How will your inclusivity and diversity strategy evolve as a result of the crisis


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We’re still battling through one of the most destructive and surreal moments that many of us will experience in our lifetimes. If you listen closely, you can start to hear whispers of hope, with a painful and slow return to some form of normality on the horizon.

The true fall-out will not be felt or appreciated for some time. As we start to review and look back at what has unfolded, large groups of the community will feel as though they’ve been let down.

Before the crisis, we conducted an inclusivity survey in 2019 – via YouGov – which found that 67% of all people polled had experienced a problem which led them to not understand the messages they were being told. I would argue that if we ran this same study again in the current climate, the figure would have increased.

It has never been more critical to share information clearly and transparently.

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Inclusive communication means every customer-facing output is available and accessible to every user, in the format they need and on the platform they want.

And that’s regardless of ability or disability, language, age or location. Companies need to be honest with themselves when they assess and test the extent to which they are achieving this objective.

The arguments behind having a strategy around diversity and inclusivity have long been voiced. And from a business performance perspective, it’s easy to understand why. “Companies with the most ethnically diverse executive teams are 33% more likely to outperform their peers on profitability” – this comes from a report by McKinsey & Company and is packed full of many more compelling stats and benefits.

If you consider that Google released its first diversity report in 2014, you quickly realise that in the grand scheme of things, we have made some progress over the last seven years. However, these strategies, approaches and objectives need to go beyond an organisation’s recruitment policy and transcend to the wider audiences they engage with.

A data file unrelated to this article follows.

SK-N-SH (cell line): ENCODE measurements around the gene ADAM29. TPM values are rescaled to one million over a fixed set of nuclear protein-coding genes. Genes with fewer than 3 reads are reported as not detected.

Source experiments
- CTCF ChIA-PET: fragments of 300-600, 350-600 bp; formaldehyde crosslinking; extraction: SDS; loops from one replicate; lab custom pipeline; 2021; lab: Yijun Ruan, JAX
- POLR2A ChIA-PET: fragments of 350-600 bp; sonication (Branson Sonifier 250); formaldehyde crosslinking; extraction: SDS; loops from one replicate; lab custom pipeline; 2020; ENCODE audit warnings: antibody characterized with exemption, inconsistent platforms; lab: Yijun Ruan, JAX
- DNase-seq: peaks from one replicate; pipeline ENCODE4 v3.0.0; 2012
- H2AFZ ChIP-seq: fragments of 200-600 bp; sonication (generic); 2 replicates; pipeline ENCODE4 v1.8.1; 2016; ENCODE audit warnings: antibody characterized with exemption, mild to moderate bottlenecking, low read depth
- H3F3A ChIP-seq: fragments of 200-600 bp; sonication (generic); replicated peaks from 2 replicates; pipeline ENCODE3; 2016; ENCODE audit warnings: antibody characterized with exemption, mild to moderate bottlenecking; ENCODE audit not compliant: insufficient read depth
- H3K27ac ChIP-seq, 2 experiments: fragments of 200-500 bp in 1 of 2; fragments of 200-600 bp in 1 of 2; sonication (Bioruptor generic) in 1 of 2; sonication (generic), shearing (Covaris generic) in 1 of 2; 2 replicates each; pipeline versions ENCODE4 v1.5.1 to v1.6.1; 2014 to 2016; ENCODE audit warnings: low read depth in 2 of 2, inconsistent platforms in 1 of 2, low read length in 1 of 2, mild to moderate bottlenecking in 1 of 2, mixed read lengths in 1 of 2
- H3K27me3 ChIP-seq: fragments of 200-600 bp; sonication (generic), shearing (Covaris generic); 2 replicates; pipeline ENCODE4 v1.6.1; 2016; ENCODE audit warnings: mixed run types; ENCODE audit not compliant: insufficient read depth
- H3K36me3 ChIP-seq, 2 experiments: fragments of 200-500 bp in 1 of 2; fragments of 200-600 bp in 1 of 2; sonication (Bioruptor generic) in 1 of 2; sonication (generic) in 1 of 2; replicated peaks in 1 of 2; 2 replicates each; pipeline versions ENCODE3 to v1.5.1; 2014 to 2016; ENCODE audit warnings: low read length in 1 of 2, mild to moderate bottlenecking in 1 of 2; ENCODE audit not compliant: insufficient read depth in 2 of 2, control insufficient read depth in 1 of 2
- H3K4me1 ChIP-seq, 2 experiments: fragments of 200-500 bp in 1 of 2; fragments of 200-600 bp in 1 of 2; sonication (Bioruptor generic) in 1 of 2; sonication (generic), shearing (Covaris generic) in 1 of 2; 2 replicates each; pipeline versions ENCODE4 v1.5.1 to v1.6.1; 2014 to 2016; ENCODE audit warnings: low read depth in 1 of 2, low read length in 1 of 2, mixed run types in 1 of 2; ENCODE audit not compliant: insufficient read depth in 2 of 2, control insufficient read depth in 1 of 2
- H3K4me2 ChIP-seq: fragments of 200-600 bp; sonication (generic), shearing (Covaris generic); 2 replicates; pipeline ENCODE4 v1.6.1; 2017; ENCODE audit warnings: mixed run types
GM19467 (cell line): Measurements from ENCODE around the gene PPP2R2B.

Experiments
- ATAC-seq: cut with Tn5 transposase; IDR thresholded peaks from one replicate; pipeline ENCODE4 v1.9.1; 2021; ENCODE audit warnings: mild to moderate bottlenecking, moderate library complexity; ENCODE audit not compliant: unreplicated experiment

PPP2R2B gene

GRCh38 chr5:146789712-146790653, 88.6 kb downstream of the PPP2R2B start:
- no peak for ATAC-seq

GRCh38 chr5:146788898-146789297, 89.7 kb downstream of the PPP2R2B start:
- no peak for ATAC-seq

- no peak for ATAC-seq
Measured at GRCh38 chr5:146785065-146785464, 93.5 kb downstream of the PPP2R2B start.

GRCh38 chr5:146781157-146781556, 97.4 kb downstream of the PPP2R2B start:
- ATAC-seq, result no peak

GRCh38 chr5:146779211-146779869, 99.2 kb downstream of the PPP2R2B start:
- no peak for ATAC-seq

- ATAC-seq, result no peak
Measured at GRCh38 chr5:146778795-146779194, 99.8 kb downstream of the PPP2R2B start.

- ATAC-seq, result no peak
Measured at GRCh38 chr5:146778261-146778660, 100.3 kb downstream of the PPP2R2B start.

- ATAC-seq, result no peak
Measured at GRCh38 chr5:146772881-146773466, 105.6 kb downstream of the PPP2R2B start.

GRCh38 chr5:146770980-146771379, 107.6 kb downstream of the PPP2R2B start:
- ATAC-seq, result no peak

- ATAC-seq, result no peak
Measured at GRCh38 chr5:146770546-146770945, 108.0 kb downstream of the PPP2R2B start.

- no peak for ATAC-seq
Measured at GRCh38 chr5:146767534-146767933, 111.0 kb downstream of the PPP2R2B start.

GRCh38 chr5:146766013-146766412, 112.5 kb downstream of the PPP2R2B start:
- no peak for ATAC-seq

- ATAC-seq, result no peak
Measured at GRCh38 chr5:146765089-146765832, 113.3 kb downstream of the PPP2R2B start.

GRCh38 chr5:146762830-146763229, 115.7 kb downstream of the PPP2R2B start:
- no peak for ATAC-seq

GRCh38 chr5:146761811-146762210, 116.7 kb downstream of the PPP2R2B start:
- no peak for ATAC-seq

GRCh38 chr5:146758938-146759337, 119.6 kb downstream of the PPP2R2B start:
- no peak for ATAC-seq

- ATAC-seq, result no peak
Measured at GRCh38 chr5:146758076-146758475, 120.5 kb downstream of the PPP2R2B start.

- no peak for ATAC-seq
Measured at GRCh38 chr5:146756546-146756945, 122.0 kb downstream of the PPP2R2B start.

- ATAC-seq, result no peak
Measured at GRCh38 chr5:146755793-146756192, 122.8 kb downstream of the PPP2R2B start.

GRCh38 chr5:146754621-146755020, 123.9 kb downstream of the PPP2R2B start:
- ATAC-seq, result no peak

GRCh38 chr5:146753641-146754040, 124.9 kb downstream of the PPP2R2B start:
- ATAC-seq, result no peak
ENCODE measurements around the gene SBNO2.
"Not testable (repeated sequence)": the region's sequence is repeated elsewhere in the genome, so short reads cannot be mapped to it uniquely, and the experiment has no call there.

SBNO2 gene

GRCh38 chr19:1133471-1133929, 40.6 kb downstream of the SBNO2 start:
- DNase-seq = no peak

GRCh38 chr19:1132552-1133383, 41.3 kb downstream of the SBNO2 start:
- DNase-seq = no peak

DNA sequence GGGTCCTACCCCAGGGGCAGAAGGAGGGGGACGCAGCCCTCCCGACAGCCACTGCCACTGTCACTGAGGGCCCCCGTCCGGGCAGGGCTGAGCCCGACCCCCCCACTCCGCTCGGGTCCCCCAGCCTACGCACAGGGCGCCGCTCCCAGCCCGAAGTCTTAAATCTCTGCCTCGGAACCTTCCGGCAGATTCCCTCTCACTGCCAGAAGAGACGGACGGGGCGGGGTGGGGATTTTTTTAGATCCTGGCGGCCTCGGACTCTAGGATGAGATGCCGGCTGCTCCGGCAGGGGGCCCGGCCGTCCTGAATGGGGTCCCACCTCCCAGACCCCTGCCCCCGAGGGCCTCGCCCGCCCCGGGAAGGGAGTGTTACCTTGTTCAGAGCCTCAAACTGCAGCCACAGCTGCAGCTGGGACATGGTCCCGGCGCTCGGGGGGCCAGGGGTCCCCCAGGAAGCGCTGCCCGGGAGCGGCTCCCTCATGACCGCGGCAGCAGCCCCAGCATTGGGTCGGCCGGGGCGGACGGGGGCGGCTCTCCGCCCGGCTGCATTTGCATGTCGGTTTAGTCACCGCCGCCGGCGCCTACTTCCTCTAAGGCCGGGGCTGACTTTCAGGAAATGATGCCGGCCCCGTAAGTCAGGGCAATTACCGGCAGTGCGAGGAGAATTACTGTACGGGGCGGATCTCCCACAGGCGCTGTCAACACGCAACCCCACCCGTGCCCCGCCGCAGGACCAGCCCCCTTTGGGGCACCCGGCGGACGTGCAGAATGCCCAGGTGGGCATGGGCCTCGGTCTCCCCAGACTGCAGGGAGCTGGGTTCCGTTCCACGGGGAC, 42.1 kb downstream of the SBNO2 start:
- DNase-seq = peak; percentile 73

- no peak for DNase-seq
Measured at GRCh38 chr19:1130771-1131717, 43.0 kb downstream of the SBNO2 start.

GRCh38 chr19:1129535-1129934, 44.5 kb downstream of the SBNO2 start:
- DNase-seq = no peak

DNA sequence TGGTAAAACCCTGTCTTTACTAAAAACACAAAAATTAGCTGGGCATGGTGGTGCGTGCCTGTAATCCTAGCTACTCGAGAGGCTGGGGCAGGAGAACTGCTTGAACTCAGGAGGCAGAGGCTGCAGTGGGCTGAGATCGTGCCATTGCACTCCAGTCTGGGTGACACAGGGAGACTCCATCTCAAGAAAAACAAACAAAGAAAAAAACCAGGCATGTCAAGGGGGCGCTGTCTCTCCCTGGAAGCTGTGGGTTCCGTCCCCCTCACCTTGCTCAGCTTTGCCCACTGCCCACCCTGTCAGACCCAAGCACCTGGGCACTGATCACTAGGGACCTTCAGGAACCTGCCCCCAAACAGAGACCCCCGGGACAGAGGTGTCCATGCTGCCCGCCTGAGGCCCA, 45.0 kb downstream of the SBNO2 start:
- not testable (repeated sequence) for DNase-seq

People, customers and suppliers should also form an important part of your strategy. How companies communicate with their clients and prospective customers more effectively is the catalyst behind making a real positive difference.

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It is too easy to ignore the 13.9 million disabled people in the UK. This research, conducted by Scope a few years ago also showed that nearly half the population don’t know a disabled person. It helps to demonstrate the extent to which people are still being excluded from society.

I worry about those individuals who have had to change the way they’ve engaged with companies as a result of the pandemic. Many have been forced to use new digital tools and been prevented from utilising their proven and trusted ways of making contact. The ensuing lockdown unearthed gaps in the user experience and highlighted accessibility issues that for too long will have been ignored.

It shouldn’t have taken COVID-19 to raise these challenges though. But perhaps now they’re out in the open for everyone to see and hear, it will encourage appreciation and understanding that drastic improvements need to be made.

The fact is that companies are also missing out by choosing not to communicate effectively with this segment of their audience.

Over 82% of disabled customers will spend their money, not necessarily on the website that offers the cheapest products, but where fewest barriers to entry are placed in their way.

If you’d like to understand more about how we can break down these communication hurdles, then please get in touch.

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James Fraser

James Fraser

Business Development Manager at CDS

Business Development Manager at CDS

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